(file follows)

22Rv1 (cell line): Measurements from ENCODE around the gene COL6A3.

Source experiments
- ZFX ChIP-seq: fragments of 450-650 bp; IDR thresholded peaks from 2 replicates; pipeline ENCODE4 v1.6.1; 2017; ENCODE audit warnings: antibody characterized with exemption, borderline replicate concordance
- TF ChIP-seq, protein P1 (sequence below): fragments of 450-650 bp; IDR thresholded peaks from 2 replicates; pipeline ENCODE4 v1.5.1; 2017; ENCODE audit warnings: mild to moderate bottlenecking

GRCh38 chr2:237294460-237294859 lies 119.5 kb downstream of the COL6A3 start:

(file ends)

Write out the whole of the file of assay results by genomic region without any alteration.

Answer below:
22Rv1 (cell line): Measurements from ENCODE around the gene COL6A3.

Source experiments
- ZFX ChIP-seq: fragments of 450-650 bp; IDR thresholded peaks from 2 replicates; pipeline ENCODE4 v1.6.1; 2017; ENCODE audit warnings: antibody characterized with exemption, borderline replicate concordance
- TF ChIP-seq, protein P1 (sequence below): fragments of 450-650 bp; IDR thresholded peaks from 2 replicates; pipeline ENCODE4 v1.5.1; 2017; ENCODE audit warnings: mild to moderate bottlenecking

GRCh38 chr2:237294460-237294859 lies 119.5 kb downstream of the COL6A3 start: